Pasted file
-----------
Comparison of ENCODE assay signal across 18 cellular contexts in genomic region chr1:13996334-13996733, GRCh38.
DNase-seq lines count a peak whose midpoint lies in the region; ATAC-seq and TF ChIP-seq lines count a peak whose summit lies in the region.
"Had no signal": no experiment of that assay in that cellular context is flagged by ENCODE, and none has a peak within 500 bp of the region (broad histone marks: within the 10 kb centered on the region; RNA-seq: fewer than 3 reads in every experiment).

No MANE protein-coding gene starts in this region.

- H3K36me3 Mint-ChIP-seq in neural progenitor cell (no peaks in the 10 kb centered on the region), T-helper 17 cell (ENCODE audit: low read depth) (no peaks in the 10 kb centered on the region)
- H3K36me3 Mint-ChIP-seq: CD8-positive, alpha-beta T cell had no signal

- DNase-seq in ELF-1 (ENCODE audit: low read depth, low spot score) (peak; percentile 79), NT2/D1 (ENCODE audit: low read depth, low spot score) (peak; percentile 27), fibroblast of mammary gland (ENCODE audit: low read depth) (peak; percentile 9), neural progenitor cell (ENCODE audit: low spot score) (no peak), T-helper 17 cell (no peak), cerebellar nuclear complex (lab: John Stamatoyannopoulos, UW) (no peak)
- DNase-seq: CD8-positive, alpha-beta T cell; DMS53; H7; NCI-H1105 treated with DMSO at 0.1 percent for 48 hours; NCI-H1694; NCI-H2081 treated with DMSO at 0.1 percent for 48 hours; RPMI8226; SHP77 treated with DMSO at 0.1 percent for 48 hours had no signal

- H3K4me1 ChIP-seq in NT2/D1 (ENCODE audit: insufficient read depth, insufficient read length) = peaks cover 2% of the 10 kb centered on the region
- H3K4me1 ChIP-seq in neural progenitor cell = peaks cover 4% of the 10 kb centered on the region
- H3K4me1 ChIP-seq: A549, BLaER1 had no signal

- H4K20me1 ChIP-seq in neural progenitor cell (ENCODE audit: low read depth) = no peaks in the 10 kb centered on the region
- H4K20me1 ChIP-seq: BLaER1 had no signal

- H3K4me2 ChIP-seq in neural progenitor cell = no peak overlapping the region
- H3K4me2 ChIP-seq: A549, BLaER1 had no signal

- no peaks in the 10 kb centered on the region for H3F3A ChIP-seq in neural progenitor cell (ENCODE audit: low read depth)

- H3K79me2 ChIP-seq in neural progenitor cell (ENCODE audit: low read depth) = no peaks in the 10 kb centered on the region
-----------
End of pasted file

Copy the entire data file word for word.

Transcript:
Comparison of ENCODE assay signal across 18 cellular contexts in genomic region chr1:13996334-13996733, GRCh38.
DNase-seq lines count a peak whose midpoint lies in the region; ATAC-seq and TF ChIP-seq lines count a peak whose summit lies in the region.
"Had no signal": no experiment of that assay in that cellular context is flagged by ENCODE, and none has a peak within 500 bp of the region (broad histone marks: within the 10 kb centered on the region; RNA-seq: fewer than 3 reads in every experiment).

No MANE protein-coding gene starts in this region.

- H3K36me3 Mint-ChIP-seq in neural progenitor cell (no peaks in the 10 kb centered on the region), T-helper 17 cell (ENCODE audit: low read depth) (no peaks in the 10 kb centered on the region)
- H3K36me3 Mint-ChIP-seq: CD8-positive, alpha-beta T cell had no signal

- DNase-seq in ELF-1 (ENCODE audit: low read depth, low spot score) (peak; percentile 79), NT2/D1 (ENCODE audit: low read depth, low spot score) (peak; percentile 27), fibroblast of mammary gland (ENCODE audit: low read depth) (peak; percentile 9), neural progenitor cell (ENCODE audit: low spot score) (no peak), T-helper 17 cell (no peak), cerebellar nuclear complex (lab: John Stamatoyannopoulos, UW) (no peak)
- DNase-seq: CD8-positive, alpha-beta T cell; DMS53; H7; NCI-H1105 treated with DMSO at 0.1 percent for 48 hours; NCI-H1694; NCI-H2081 treated with DMSO at 0.1 percent for 48 hours; RPMI8226; SHP77 treated with DMSO at 0.1 percent for 48 hours had no signal

- H3K4me1 ChIP-seq in NT2/D1 (ENCODE audit: insufficient read depth, insufficient read length) = peaks cover 2% of the 10 kb centered on the region
- H3K4me1 ChIP-seq in neural progenitor cell = peaks cover 4% of the 10 kb centered on the region
- H3K4me1 ChIP-seq: A549, BLaER1 had no signal

- H4K20me1 ChIP-seq in neural progenitor cell (ENCODE audit: low read depth) = no peaks in the 10 kb centered on the region
- H4K20me1 ChIP-seq: BLaER1 had no signal

- H3K4me2 ChIP-seq in neural progenitor cell = no peak overlapping the region
- H3K4me2 ChIP-seq: A549, BLaER1 had no signal

- no peaks in the 10 kb centered on the region for H3F3A ChIP-seq in neural progenitor cell (ENCODE audit: low read depth)

- H3K79me2 ChIP-seq in neural progenitor cell (ENCODE audit: low read depth) = no peaks in the 10 kb centered on the region